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myDNAchoice – Are Your Surfing Habits the Result of Your Genome?

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VortexDNA today announced the launch of myDNAchoice, a website and Firefox extension aimed at mapping the DNA of “human intention” to help users map their interactions with the internet. Nick Gerritsen, a director of VortexDNA, believes that “this includes better search results, meeting people like you, letting people find you on your favourite sites, and much more–without ever compromising your privacy.”

Although it is a bit confusing, myDNAchoice is a browser tool to help users organize the web based on their interactions with the internet, both previous (reflected in the short survey taken at installation) and future (new surveys taken through time). This browser tool, the company asserts, may result in as much as a 14% increase in search relevancy as compared to Google Search.A user begins by installing the mywebDNA Firefox extension in Firefox:

The genome, “coded as a seven digit number it reveals the true determinants of our lives – the beliefs, with the same helix/vortex structure as our physical DNA, that are the building blocks from which we create order and meaning.”

The user then maps their “intention genome” through a short survey. This “web genome” becomes part of the Web Genome Project. The website states:

“We can work together collaboratively to map the characteristics of the genome of human intention, including mapping the Web to make it more relevant to everyone. Unlike the Human Genome Project, the Web Genome Project is a mass collaboration across the Web by ordinary people who have chosen to make a difference in their lives and get a better Web experience.”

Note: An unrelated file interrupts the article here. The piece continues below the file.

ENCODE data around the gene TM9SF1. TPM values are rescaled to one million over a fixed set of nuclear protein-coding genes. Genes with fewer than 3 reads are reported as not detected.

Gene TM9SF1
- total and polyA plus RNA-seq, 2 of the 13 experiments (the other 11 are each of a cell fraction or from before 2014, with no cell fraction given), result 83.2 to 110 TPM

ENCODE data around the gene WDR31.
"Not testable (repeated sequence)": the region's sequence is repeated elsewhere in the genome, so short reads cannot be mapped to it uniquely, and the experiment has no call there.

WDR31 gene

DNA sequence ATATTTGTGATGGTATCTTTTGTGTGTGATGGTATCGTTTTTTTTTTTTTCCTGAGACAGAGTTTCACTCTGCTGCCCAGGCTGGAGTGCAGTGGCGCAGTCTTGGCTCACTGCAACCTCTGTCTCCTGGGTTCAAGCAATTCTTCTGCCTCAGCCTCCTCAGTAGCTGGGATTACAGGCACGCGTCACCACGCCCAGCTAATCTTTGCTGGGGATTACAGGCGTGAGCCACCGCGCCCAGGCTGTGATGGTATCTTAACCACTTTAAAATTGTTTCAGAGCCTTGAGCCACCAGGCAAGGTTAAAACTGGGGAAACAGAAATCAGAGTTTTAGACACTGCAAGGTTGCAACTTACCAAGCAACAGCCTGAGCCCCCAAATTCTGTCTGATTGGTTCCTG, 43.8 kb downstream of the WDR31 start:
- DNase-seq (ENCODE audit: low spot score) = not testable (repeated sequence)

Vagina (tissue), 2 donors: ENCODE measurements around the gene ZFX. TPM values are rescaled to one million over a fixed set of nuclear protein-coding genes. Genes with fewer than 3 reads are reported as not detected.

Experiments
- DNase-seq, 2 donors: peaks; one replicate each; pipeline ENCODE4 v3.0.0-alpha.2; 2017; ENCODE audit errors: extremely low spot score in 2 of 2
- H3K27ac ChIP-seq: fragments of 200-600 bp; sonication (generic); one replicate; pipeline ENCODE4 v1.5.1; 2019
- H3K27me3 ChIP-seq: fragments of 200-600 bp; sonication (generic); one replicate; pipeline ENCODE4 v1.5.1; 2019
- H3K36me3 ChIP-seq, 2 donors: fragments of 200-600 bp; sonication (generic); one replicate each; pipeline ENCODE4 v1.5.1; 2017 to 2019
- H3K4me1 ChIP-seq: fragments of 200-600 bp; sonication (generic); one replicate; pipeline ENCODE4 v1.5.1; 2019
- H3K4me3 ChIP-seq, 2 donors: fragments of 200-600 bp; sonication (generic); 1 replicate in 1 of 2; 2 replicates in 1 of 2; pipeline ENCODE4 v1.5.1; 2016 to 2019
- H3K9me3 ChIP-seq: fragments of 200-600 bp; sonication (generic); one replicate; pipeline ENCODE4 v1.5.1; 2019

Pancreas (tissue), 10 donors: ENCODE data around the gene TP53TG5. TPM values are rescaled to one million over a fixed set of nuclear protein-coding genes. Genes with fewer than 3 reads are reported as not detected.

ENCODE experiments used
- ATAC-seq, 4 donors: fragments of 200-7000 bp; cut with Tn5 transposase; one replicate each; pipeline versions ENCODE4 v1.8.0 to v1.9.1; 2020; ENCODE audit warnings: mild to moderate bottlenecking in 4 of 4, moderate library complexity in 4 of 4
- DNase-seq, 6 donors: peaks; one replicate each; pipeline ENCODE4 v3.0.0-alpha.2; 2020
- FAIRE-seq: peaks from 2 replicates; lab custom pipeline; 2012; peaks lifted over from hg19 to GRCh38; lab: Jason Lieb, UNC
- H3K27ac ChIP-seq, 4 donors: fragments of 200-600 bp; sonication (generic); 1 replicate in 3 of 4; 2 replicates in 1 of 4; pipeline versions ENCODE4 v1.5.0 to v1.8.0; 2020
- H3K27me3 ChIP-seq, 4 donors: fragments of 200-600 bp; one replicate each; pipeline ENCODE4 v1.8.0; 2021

Once installed, the Firefox plug-in circles the two Google search results that are the most relevant to your personal “web genome.” The user has the option of completing more surveys over time, thus refining the results and relevancy.

So what would collaboration in this project give to the user? According to the press release:

“In an independently verified test with Google Search results, the technology was able to demonstrate a 14% improvement in relevance between links with low relevant and links with high relevant based upon a user’s DNA.”

There is a short video about the company, available through YouTube:

What about privacy? The company assures users that the user’s privacy is guaranteed, since the results are based on a seven digit number, not search history.

The link between web-browsing habits and DNA or even epigenetics is probably tenuous at best, suggesting that the use of the term “DNA” is more of a marketing tool and not any actual correlation. This browser tool does NOT reveal any information about your DNA, your ancestry, or your propensity for disease! There would only be a correlation, perhaps, if a person’s browsing habits are the result of their genome, and this is currently unknown. This type of analysis won’t be available for a few years (until cheap genome sequencing becomes available to researchers),

If anyone has tried myDNAchoice, or is planning to try it, please leave a comment below. VortexDNA was previously covered by Eye on DNA.

Blaine Bettinger

Intellectual property attorney, genealogist, and author of The Genetic Genealogist since 2007